On March 31 a five-year-old boy wandered out of his parents’ sight during a shopping trip to a mall in Kuala Lumpur. The story immediately made its way into the mainstream media, which began publicising the parents’ desperate plea to anyone to return their missing child. Most had little hope of finding the boy, at least not alive.
Two weeks later, Malaysians woke up to the good news of the child’s return to his family. The only difference is that the child was now cleanly shaven. He had been looked after by a Burmese refugee couple, who said that they had found the boy trying to cross the street near the mall where he disappeared. Bringing him back to a slum somewhere in the centre of the city, the couple relate the story of how the child adjusted himself to his new ‘family’ without any problem. They then claimed he was taken to a doctor, and his head was shaved because of chickenpox, a claim which doctors later discovered to be false. The couple also claimed not to know anything about a missing child despite the intense media campaign, saying they did not have television or radio in their small hut. For the next few days the couple were in police custody, under the suspicion that they had abducted the child in order to make him beg on the streets.
Living in a filthy slum, without television or radio, is a reality of migrant life in modern Malaysia. The Burmese couple, whatever their intention was in taking the child home without going to the police to report having found a missing child, are a typical example of how migrant workers, refugees and asylum-seekers, be they ‘legal’ or ‘illegal’, live in Malaysia, a country which prides itself as ‘developed’. Although there are thousands of Burmese refugees in Malaysia, this is the first time that their ghetto in the heart of Malaysia’s most developed city has been brought to the public’s attention, albeit indirectly. Their miserable life, especially those who haunt the city’s streets armed only with a paper issued by the United Nations High Commission for Refugees, is hidden from Kuala Lumpur’s alluring skyscrapers and those who use them.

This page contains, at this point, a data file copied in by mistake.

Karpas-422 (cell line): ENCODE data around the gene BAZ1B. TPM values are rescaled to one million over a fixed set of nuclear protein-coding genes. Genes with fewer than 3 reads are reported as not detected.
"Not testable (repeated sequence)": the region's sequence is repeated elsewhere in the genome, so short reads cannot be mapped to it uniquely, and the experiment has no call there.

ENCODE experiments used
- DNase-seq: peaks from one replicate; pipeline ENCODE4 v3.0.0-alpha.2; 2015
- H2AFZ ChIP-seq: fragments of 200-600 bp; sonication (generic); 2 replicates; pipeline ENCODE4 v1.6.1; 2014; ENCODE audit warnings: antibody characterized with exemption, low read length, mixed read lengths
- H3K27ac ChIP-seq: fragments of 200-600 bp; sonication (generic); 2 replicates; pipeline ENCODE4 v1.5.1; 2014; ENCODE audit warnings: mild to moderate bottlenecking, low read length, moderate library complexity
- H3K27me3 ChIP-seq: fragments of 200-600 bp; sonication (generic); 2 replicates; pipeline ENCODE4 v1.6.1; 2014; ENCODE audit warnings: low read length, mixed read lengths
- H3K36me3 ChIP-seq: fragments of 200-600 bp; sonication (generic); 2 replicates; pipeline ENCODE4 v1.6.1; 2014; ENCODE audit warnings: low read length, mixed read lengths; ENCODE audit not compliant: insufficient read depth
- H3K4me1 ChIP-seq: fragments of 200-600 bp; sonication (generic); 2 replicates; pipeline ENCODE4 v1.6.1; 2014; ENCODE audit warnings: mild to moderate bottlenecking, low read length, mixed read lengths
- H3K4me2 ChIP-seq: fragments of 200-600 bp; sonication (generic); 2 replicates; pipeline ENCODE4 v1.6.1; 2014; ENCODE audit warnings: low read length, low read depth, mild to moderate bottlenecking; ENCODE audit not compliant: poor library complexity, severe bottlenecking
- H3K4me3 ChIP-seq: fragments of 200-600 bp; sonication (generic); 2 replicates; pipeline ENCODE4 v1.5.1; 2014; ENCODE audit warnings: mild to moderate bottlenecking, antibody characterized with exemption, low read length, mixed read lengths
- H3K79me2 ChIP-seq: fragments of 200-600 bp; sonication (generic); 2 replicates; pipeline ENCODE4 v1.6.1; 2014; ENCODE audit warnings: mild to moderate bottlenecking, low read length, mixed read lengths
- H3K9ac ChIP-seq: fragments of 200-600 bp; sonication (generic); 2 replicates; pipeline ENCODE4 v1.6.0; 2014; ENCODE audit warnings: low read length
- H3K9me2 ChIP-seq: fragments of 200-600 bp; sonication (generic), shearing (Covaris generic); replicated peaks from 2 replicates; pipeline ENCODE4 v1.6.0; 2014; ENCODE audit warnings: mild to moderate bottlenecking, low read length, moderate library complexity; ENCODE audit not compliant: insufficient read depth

Since the government’s promise two years ago to look into the problems of the Rohingya refugees who crossed the border into Malaysia in their thousands, very little – nay, nothing – has changed. Thousands of Burma’s Rohingya minority, instead of being absorbed into a workforce that demands hundreds of thousands of able-bodied workers, have to roam the streets, living in slums hidden from tourists and the Malaysian public. Their children do not go to school, thanks to the Malaysian government’s insistence that these children do not have as much right as Malaysia’s citizens to get an education in the country’s public schools.
The result of all this is that Burmese refugees, both documented (by a UNHCR document that is not recognised by the government) and undocumented, live a life of crime and poverty, constituting a time-bomb that can detonate at any time. They cannot be legally employed, so most of them are forced to take jobs that even other immigrant workers refuse to do, for pay that is not enough to buy their families daily meals. As a result, Burmese refugees live in squalid conditions in the cities and surrounding wastelands. Their children are unable to attend schools and many are trained to become street-beggars. Like other destitute communities, these refugees are vulnerable to social ills and get involved in crime, their youngsters degenerating and being corrupted by their abuse by the day.